U.S. stocks fell in choppy trade Wednesday, led lower by energy and utilities, after the Federal Reserve raise rates for the second time in a decade.
The Federal Open Market Committee raised its target range from 0.25 percent to 0.5 percent to a range of 0.5 percent to 0.75 percent. The overnight funds rate currently sits at 0.41 percent. In addition to approving the much-expected increase, the FOMC also indicated a higher rate than projected back in September when it last released the quarterly look ahead. The committee now expects three rate hikes in 2017, two or three in 2018 and three in 2019.
The Fed projecting three rate hikes for next year "did catch people off-guard, but but [the Fed] did say four rate hikes for this year," said JJ Kinahan, chief market strategist at TD Ameritrade. "I think anyone who makes decisions on that is a bit silly because what we've seen with Janet Yellen is she let's the numbers tell the story."
The Dow Jones industrial average closed about 120 points lower after dropping more than 150 points following the Fed's announcement, with Caterpillar, 3M and Boeing contributing the most losses. The blue-chips index also hit a new intraday high earlier in the session.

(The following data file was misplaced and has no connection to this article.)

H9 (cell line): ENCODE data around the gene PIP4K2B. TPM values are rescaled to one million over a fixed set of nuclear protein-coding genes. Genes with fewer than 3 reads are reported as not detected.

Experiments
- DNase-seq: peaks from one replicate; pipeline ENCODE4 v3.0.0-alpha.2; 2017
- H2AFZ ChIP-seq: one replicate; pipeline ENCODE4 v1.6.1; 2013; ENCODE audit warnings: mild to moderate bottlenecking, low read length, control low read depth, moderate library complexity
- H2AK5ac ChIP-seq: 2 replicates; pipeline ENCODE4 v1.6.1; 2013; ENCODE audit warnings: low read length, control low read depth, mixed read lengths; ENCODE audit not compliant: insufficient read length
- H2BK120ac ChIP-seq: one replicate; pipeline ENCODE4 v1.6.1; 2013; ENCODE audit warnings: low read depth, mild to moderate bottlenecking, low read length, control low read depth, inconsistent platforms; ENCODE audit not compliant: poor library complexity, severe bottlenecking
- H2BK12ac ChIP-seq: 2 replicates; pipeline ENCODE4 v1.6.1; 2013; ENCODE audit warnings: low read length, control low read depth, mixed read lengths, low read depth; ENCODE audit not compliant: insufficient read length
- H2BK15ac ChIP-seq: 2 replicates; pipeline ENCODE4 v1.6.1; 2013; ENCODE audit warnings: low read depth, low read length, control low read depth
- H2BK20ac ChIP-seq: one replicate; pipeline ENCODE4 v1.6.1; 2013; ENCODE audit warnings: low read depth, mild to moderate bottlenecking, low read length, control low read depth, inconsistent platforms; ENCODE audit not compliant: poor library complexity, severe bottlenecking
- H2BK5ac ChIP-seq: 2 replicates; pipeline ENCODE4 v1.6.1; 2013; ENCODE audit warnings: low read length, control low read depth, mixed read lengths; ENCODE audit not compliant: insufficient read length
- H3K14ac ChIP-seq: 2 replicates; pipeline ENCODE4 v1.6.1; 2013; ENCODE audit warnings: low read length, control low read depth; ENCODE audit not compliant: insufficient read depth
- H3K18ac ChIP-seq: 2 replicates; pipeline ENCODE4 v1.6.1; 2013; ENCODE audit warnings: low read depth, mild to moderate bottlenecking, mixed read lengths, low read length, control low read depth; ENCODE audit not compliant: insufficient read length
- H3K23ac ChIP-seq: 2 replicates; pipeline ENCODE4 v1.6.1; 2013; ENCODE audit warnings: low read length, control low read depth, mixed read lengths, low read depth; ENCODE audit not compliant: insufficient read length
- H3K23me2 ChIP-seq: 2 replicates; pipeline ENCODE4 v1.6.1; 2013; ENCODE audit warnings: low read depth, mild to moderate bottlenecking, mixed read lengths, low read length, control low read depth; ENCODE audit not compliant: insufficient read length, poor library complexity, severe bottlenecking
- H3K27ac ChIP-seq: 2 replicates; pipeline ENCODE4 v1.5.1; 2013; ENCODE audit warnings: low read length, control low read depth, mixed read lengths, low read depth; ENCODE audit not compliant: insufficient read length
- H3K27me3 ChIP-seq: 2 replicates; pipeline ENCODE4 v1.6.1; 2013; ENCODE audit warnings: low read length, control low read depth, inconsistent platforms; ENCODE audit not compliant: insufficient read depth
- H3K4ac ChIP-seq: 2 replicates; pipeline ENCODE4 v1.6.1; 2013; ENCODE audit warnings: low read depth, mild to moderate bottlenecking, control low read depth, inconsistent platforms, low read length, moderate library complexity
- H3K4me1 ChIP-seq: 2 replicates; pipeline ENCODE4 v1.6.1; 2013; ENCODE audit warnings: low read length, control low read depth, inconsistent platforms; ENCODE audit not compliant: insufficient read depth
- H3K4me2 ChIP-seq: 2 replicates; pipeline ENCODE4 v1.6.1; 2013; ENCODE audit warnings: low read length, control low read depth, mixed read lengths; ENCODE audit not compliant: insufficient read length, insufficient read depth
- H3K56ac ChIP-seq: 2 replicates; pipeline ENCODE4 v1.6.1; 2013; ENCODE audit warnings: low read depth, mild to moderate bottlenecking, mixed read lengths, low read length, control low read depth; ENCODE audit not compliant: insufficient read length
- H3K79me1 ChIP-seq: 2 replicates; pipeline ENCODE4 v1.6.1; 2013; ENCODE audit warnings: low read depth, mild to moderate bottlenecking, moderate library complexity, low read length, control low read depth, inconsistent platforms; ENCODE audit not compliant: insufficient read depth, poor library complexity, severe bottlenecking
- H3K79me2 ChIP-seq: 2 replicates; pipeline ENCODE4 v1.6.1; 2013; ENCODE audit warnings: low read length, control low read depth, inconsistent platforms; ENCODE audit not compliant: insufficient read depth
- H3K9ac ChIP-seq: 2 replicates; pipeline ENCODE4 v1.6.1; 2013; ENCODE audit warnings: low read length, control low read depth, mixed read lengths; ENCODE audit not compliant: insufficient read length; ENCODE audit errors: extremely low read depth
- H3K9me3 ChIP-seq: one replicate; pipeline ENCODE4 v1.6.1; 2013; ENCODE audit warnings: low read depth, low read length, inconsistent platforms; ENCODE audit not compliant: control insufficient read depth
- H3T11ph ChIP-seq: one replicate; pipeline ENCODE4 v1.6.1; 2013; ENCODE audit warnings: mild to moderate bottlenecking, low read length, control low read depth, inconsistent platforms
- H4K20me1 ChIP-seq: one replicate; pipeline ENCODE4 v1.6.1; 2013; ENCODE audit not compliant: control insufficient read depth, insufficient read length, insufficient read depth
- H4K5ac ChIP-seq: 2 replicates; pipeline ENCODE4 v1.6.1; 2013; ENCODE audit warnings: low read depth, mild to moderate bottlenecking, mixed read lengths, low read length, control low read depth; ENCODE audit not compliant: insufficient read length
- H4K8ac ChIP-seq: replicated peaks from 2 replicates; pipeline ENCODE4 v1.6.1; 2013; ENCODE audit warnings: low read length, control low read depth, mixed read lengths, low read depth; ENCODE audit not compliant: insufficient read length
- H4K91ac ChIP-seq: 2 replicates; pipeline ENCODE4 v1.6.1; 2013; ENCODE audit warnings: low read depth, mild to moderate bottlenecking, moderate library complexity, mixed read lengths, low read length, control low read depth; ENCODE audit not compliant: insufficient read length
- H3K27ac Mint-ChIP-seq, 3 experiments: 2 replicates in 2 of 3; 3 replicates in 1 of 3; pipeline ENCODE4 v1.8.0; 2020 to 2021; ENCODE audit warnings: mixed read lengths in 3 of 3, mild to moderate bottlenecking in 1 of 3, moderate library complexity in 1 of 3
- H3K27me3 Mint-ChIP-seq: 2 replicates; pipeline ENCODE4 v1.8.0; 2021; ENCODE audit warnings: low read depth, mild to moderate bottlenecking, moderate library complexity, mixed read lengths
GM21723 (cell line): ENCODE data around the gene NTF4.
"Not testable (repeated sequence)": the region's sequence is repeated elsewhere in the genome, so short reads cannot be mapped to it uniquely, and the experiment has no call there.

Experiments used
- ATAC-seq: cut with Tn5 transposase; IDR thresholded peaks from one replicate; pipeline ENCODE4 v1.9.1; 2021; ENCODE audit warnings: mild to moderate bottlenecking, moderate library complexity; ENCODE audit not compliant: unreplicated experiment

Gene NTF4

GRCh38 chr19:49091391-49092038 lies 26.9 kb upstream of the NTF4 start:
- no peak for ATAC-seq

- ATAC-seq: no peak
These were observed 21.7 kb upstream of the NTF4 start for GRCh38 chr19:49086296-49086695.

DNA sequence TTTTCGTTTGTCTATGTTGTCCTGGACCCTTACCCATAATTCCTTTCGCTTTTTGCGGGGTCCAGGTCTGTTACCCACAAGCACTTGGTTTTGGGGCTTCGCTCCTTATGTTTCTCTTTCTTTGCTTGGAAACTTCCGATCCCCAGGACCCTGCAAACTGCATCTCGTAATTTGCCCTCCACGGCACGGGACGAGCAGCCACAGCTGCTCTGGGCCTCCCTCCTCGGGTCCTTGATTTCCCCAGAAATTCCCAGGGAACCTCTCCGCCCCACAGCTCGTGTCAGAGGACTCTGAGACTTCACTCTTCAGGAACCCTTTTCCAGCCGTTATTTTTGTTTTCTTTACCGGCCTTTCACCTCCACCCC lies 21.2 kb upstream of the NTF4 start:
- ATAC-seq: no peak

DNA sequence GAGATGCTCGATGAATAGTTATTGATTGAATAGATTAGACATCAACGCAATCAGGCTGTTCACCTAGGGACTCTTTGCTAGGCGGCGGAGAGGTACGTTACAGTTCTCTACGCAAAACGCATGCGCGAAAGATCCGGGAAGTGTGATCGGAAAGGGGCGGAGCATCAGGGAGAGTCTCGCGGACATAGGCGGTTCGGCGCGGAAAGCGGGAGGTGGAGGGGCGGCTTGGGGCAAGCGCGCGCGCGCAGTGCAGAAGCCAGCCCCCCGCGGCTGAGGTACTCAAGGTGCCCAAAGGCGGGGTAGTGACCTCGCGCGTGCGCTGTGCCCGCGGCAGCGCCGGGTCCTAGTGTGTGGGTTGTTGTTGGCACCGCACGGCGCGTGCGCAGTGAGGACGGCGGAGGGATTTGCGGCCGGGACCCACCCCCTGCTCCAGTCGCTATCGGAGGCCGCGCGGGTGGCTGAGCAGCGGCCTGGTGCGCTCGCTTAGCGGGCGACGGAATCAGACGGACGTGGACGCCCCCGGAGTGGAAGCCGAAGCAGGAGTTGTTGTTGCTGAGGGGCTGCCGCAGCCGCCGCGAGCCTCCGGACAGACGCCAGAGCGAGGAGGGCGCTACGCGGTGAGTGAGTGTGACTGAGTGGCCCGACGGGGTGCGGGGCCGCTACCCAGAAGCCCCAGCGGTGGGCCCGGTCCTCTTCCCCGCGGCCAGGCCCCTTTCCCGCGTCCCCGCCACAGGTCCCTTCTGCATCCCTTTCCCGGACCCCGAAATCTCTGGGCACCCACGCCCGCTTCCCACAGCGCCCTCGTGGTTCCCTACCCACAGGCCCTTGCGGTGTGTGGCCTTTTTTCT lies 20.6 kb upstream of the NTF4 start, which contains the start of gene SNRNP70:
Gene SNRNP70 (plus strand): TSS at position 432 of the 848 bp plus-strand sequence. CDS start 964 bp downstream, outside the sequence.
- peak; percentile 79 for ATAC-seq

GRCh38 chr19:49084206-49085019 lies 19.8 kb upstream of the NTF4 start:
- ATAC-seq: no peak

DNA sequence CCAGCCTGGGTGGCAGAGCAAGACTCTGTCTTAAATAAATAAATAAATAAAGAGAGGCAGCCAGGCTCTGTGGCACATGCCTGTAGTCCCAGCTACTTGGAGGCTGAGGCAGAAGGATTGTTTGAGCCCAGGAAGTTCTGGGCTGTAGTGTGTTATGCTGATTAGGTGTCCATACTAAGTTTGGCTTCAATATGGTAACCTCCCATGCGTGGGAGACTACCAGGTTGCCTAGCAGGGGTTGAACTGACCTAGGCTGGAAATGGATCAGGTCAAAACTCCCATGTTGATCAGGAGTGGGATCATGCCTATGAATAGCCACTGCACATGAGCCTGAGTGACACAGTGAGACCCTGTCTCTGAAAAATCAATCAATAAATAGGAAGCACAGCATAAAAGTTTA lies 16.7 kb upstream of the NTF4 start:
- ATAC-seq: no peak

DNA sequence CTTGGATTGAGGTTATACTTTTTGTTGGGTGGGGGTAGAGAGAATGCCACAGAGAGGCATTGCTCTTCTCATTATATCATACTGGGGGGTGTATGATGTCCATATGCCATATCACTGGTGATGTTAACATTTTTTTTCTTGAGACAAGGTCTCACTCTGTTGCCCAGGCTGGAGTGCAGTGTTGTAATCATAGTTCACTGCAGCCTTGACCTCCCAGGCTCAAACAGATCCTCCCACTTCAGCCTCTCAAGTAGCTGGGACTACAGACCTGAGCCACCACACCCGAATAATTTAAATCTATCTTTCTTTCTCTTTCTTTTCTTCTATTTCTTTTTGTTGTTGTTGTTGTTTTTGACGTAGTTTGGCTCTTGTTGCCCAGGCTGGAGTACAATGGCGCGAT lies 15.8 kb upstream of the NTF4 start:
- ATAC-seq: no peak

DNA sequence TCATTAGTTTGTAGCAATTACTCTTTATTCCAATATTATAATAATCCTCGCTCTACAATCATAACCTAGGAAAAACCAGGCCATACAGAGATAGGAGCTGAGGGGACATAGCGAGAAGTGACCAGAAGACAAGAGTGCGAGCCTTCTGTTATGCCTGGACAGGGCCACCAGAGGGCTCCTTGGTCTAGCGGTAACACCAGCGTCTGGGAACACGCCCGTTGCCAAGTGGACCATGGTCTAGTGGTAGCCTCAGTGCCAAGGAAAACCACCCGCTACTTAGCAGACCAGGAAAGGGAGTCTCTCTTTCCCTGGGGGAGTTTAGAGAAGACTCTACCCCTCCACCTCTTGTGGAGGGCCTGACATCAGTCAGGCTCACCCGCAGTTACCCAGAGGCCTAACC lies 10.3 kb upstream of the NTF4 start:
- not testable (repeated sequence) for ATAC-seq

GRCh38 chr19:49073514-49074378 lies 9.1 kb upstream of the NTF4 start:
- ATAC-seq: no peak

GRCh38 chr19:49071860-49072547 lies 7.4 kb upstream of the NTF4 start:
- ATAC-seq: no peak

"I think it's all about reality setting in," said Peter Cardillo, chief market economist at First Standard Financial. "I think we have to expect more volatility and less momentum buying."
The S&P 500 dropped about 0.8, with utilities and energy falling around 2 percent. The Nasdaq composite slipped 0.5 percent.
"What happened here was that nobody was expecting the third rate hike" in the central bank's forecast, said Tom Siomades, head of Hartford Funds Investment Consulting Group. "There was no data that would have necessitated that."
In a news conference following the Fed's announcement, Chair Janet Yellen said President-elect Donald Trump's plans to stimulate the economy with government spending figured into the central bank's expectations for three rate hikes next year.
"If there is a large fiscal stimulus then this will almost certainly create inflationary pressure that the Fed will have to fight by raising rates. It's far from clear how big any stimulus will be and what impact it will have. The Fed is as much in the dark about this as the rest of us," said Luke Bartholomew, investment manager at Aberdeen Asset Management.
Most market participants were expecting the U.S. central bank to raise rates by 25 basis points According to the CME Group's FedWatch tool, market expectations for a rate hike on Wednesday were almost 100 percent.
That said, the environment in which the Fed will likely raise rates is different than last year, said Thomas Wilson, senior investment manager at Brinker Capital. "A year ago, you had high-yield spreads that were at two-year highs. which were telling you something was wrong," he said. "This year, the macro environment has changed dramatically."
"The high-yield market is now giving you confidence the economy has improved," Wilson added.